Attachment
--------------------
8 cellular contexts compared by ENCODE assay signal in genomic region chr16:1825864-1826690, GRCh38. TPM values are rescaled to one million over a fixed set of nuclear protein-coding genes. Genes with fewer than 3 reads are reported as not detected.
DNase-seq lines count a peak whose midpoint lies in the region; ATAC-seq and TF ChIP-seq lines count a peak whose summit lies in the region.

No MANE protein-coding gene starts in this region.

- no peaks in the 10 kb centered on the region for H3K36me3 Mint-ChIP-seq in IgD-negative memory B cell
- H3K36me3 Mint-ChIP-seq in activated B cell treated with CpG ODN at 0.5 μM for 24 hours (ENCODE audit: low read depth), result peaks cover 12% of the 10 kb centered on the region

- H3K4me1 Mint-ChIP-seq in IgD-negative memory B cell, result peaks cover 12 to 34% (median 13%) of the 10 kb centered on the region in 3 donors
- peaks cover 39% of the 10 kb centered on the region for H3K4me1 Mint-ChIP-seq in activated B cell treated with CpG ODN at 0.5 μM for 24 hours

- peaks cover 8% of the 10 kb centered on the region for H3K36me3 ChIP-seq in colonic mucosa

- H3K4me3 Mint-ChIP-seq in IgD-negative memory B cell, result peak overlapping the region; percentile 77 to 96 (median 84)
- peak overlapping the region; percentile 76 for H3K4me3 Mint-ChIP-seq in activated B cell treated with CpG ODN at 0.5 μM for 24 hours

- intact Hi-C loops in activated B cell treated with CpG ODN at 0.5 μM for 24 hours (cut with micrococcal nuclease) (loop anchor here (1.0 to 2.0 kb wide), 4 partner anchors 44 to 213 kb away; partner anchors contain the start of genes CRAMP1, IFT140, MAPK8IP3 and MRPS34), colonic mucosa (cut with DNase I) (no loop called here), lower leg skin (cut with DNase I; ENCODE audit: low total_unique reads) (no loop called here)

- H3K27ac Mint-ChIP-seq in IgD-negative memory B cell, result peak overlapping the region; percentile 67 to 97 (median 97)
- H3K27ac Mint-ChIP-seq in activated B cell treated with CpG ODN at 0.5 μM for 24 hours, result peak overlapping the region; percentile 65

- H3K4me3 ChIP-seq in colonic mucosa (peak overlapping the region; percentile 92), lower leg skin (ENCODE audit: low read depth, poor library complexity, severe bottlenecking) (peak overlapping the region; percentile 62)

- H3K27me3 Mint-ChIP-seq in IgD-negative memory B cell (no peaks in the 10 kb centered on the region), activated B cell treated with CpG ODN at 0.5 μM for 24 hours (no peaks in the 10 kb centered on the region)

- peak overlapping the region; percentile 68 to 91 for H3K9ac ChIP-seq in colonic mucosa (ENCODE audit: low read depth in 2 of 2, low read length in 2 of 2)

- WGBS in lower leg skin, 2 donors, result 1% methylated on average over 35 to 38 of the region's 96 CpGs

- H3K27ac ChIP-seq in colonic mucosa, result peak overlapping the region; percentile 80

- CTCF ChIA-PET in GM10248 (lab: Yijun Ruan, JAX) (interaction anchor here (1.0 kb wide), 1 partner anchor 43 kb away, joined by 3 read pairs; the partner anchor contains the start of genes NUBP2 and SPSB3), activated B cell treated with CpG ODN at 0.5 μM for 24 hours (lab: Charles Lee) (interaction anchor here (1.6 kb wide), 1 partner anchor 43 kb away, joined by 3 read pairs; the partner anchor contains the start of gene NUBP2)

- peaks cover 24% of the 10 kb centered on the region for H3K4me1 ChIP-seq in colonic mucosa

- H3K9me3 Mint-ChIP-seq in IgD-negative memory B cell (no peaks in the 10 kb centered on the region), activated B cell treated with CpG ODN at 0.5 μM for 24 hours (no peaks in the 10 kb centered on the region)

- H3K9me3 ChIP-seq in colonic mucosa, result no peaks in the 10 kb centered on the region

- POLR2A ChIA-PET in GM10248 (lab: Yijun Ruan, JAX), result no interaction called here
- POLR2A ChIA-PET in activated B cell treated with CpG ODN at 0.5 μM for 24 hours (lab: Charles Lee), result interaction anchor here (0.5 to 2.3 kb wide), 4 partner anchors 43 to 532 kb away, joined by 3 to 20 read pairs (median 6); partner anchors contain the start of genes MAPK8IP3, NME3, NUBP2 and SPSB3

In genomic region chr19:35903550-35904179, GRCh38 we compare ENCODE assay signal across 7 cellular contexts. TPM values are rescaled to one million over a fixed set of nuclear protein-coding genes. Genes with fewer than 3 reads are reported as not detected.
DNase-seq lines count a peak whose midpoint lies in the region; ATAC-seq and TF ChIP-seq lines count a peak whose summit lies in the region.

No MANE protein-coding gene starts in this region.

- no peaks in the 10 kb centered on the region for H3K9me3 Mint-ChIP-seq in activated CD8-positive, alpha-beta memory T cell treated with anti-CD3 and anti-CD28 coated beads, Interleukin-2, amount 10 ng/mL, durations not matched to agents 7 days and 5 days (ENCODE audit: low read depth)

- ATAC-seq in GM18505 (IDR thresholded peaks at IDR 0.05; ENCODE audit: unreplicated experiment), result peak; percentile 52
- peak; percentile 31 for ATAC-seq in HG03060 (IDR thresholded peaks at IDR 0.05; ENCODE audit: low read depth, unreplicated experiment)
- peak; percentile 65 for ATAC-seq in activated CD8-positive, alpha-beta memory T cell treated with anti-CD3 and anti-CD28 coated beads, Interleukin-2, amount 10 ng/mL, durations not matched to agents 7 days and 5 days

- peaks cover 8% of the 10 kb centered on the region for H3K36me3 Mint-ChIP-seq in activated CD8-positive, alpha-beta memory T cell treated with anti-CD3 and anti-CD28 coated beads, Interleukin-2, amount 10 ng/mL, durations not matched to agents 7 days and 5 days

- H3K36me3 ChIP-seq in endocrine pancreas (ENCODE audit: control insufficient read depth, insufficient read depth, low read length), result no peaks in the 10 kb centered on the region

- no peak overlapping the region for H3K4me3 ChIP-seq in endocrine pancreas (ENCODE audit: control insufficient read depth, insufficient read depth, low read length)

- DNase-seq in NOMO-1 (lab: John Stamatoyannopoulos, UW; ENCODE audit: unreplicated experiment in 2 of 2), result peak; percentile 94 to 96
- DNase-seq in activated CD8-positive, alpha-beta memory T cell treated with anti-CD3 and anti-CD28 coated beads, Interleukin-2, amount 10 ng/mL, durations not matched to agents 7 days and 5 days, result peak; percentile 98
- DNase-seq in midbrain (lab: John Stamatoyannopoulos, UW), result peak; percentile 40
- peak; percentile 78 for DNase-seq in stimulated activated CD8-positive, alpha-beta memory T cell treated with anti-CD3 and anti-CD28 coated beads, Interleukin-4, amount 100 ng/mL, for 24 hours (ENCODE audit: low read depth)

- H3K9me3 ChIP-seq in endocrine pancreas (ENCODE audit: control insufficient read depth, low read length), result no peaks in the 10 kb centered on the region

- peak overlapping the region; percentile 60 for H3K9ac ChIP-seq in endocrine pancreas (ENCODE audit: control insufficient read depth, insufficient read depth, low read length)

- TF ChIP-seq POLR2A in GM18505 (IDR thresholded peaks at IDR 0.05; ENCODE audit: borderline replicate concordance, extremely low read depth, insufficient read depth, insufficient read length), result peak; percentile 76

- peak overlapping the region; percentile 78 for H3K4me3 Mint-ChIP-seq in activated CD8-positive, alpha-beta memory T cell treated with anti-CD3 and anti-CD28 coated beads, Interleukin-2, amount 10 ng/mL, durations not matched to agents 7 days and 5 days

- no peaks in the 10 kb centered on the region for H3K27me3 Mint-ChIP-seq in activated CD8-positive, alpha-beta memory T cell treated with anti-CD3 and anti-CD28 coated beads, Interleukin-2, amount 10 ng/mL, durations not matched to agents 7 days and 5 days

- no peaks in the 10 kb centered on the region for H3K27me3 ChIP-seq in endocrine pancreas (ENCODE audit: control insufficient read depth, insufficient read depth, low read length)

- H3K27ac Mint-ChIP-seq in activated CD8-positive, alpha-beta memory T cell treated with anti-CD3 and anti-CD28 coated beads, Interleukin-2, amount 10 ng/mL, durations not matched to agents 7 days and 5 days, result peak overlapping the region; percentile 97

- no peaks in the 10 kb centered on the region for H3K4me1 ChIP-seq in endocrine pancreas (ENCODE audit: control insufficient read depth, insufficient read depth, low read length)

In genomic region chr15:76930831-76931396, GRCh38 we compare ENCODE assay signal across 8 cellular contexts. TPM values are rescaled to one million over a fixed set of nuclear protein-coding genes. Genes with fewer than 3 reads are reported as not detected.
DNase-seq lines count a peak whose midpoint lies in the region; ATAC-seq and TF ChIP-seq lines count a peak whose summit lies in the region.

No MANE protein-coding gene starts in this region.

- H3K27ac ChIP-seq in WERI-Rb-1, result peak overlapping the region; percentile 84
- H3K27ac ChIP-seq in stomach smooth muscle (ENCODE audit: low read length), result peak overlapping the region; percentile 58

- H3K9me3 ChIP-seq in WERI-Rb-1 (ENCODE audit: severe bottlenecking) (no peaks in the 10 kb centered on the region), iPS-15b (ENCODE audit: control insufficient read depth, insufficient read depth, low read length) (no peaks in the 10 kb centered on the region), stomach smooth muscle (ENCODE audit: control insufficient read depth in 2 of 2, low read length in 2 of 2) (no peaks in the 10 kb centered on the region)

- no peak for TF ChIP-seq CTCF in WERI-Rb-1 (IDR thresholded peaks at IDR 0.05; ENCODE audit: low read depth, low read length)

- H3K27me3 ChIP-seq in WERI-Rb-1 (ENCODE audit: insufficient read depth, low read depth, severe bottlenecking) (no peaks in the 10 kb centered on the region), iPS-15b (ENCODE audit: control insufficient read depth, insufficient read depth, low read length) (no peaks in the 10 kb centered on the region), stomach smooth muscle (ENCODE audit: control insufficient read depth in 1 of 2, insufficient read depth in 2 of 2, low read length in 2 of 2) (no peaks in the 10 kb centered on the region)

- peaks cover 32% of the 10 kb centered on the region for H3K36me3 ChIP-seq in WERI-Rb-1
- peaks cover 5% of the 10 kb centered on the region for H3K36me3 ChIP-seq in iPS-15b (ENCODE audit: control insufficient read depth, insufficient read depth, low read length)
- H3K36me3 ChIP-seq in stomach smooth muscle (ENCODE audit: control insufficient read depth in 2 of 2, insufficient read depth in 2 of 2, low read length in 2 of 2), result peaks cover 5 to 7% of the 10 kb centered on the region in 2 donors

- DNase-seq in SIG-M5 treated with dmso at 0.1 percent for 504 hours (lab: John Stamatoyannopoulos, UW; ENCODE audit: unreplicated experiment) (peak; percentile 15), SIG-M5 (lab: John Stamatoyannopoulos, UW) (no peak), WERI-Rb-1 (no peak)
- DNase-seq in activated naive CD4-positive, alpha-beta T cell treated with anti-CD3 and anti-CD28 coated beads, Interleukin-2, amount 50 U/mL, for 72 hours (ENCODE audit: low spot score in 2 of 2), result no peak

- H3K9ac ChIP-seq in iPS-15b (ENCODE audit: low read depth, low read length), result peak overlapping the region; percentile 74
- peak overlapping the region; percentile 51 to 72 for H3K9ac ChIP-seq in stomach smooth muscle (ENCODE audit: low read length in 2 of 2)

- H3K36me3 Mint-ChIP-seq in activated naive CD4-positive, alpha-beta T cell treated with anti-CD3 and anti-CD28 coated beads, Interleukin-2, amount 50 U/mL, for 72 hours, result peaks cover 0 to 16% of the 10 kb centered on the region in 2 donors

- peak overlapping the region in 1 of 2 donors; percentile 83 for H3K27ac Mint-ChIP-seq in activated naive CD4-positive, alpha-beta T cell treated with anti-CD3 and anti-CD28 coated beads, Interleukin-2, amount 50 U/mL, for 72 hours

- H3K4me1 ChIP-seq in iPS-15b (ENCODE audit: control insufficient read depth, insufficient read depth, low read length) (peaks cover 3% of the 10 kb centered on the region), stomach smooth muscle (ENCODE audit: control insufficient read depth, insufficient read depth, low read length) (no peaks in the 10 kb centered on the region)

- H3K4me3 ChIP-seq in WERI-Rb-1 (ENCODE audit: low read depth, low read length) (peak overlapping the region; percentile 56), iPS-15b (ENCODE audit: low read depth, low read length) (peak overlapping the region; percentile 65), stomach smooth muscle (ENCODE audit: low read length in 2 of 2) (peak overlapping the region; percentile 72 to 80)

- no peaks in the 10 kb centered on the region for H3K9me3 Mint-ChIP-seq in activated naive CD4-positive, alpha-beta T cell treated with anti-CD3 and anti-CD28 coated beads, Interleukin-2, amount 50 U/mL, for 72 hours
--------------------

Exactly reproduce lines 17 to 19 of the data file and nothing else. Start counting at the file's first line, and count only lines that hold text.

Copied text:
- WGBS in lower leg skin, 2 donors, result 1% methylated on average over 35 to 38 of the region's 96 CpGs

- H3K27ac ChIP-seq in colonic mucosa, result peak overlapping the region; percentile 80

- CTCF ChIA-PET in GM10248 (lab: Yijun Ruan, JAX) (interaction anchor here (1.0 kb wide), 1 partner anchor 43 kb away, joined by 3 read pairs; the partner anchor contains the start of genes NUBP2 and SPSB3), activated B cell treated with CpG ODN at 0.5 μM for 24 hours (lab: Charles Lee) (interaction anchor here (1.6 kb wide), 1 partner anchor 43 kb away, joined by 3 read pairs; the partner anchor contains the start of gene NUBP2)